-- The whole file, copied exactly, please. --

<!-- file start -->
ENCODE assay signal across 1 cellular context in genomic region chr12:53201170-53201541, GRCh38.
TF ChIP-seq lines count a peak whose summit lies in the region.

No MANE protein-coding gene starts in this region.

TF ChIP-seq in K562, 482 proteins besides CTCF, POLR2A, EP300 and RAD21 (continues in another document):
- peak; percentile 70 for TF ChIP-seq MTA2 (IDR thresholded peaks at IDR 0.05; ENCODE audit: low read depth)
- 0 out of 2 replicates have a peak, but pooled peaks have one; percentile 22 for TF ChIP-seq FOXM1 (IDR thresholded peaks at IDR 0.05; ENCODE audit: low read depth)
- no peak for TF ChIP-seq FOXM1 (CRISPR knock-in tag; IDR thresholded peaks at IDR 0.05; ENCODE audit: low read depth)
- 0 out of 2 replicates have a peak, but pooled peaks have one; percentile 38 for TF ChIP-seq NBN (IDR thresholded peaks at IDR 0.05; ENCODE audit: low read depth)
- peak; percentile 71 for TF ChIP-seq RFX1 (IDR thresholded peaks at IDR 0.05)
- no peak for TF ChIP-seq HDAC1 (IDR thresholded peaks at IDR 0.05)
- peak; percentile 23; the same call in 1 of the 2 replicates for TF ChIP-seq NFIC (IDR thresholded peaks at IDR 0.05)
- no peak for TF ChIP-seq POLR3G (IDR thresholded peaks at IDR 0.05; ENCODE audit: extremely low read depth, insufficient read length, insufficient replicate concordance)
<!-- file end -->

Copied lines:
ENCODE assay signal across 1 cellular context in genomic region chr12:53201170-53201541, GRCh38.
TF ChIP-seq lines count a peak whose summit lies in the region.

No MANE protein-coding gene starts in this region.

TF ChIP-seq in K562, 482 proteins besides CTCF, POLR2A, EP300 and RAD21 (continues in another document):
- peak; percentile 70 for TF ChIP-seq MTA2 (IDR thresholded peaks at IDR 0.05; ENCODE audit: low read depth)
- 0 out of 2 replicates have a peak, but pooled peaks have one; percentile 22 for TF ChIP-seq FOXM1 (IDR thresholded peaks at IDR 0.05; ENCODE audit: low read depth)
- no peak for TF ChIP-seq FOXM1 (CRISPR knock-in tag; IDR thresholded peaks at IDR 0.05; ENCODE audit: low read depth)
- 0 out of 2 replicates have a peak, but pooled peaks have one; percentile 38 for TF ChIP-seq NBN (IDR thresholded peaks at IDR 0.05; ENCODE audit: low read depth)
- peak; percentile 71 for TF ChIP-seq RFX1 (IDR thresholded peaks at IDR 0.05)
- no peak for TF ChIP-seq HDAC1 (IDR thresholded peaks at IDR 0.05)
- peak; percentile 23; the same call in 1 of the 2 replicates for TF ChIP-seq NFIC (IDR thresholded peaks at IDR 0.05)
- no peak for TF ChIP-seq POLR3G (IDR thresholded peaks at IDR 0.05; ENCODE audit: extremely low read depth, insufficient read length, insufficient replicate concordance)